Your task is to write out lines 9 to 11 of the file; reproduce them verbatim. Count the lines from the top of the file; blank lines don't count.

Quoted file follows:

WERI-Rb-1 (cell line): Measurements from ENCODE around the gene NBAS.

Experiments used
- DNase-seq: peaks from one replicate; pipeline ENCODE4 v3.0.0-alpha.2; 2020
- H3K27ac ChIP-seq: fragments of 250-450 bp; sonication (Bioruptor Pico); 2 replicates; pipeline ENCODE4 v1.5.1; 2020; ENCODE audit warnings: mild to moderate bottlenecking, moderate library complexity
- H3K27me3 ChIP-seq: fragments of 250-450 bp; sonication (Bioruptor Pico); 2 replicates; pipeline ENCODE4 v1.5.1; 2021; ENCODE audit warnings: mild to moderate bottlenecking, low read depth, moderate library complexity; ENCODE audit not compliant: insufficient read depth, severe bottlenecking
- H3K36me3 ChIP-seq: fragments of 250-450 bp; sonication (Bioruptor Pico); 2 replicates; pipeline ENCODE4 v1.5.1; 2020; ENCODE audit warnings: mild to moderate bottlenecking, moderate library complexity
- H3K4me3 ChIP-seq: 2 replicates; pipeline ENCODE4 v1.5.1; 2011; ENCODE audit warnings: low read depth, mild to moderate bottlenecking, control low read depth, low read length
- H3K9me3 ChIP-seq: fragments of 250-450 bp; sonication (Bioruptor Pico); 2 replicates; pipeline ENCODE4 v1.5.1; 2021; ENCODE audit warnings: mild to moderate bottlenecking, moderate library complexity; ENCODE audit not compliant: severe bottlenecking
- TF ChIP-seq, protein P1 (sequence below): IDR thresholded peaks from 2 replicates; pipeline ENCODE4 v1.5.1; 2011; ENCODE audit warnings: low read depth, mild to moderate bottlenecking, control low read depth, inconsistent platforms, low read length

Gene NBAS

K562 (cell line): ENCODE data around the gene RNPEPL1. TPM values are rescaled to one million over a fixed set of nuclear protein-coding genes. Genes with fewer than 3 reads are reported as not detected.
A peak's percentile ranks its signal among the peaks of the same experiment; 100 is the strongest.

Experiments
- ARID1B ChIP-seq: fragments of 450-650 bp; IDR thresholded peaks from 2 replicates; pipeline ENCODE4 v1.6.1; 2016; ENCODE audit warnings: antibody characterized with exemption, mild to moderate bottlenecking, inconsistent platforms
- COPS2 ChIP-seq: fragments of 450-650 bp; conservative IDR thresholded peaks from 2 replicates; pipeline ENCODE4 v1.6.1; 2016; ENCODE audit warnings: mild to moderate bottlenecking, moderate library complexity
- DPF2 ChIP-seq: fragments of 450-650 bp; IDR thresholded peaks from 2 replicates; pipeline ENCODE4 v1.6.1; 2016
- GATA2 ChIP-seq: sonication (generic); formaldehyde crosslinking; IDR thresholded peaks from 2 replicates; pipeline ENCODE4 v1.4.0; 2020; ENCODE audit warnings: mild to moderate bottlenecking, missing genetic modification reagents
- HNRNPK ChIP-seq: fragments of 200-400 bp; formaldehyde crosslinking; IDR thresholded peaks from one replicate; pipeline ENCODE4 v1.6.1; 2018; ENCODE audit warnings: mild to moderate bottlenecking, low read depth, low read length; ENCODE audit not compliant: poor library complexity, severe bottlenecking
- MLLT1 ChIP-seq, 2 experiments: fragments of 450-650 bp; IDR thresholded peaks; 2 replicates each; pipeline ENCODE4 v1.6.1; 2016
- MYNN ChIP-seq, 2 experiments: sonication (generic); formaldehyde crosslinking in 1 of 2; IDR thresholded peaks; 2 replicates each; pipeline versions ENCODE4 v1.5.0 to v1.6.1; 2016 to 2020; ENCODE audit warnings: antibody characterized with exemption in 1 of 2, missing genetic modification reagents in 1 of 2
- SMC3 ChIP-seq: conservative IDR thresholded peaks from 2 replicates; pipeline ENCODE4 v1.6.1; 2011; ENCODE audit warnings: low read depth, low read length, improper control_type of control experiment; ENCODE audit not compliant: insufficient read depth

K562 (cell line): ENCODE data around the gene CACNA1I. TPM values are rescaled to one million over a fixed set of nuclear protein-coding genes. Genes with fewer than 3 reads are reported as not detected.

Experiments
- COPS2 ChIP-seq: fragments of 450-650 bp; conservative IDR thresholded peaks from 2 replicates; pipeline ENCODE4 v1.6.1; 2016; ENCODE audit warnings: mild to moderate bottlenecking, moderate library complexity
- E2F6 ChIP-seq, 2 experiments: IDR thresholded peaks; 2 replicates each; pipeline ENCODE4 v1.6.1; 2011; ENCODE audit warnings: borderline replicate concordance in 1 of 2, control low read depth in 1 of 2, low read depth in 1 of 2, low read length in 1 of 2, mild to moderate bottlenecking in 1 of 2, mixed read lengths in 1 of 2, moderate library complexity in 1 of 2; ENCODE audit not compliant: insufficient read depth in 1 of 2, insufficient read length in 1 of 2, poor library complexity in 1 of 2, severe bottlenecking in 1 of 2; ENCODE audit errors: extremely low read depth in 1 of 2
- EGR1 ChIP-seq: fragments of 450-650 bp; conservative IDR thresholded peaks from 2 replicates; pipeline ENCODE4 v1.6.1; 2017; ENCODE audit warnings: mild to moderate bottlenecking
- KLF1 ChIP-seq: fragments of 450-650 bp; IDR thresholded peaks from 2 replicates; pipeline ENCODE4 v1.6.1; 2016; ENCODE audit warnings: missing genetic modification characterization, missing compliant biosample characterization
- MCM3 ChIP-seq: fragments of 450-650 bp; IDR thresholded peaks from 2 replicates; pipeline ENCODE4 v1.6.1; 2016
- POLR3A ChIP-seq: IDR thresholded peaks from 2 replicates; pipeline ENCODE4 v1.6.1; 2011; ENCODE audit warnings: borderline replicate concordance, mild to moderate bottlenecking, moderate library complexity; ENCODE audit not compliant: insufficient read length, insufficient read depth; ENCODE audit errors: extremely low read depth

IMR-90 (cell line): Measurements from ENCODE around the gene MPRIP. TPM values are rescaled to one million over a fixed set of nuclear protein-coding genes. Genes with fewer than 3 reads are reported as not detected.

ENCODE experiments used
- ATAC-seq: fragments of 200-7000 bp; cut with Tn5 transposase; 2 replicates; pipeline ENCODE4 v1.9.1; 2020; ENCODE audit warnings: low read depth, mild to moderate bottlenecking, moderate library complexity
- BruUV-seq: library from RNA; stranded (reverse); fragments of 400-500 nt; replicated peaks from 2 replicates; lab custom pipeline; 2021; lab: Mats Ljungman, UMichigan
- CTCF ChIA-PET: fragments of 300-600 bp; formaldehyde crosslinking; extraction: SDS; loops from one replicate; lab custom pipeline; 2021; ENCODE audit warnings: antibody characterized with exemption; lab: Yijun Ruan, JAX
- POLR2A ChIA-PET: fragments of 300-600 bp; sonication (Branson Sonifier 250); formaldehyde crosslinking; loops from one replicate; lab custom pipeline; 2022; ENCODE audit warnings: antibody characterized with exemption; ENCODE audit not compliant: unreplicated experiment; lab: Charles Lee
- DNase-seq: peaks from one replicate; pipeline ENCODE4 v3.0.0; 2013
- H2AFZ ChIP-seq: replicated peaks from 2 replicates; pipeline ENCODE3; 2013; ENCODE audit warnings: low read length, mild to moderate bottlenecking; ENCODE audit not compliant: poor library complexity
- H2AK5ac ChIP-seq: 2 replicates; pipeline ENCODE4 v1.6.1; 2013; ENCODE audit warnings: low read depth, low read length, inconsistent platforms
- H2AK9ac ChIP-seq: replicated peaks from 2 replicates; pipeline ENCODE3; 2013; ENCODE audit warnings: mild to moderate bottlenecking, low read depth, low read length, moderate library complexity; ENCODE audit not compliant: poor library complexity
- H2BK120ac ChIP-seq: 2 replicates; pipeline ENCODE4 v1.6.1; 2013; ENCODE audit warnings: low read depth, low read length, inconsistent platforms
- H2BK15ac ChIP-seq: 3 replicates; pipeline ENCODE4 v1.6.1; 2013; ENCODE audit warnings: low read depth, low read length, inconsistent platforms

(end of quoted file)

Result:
- TF ChIP-seq, protein P1 (sequence below): IDR thresholded peaks from 2 replicates; pipeline ENCODE4 v1.5.1; 2011; ENCODE audit warnings: low read depth, mild to moderate bottlenecking, control low read depth, inconsistent platforms, low read length

Gene NBAS

K562 (cell line): ENCODE data around the gene RNPEPL1. TPM values are rescaled to one million over a fixed set of nuclear protein-coding genes. Genes with fewer than 3 reads are reported as not detected.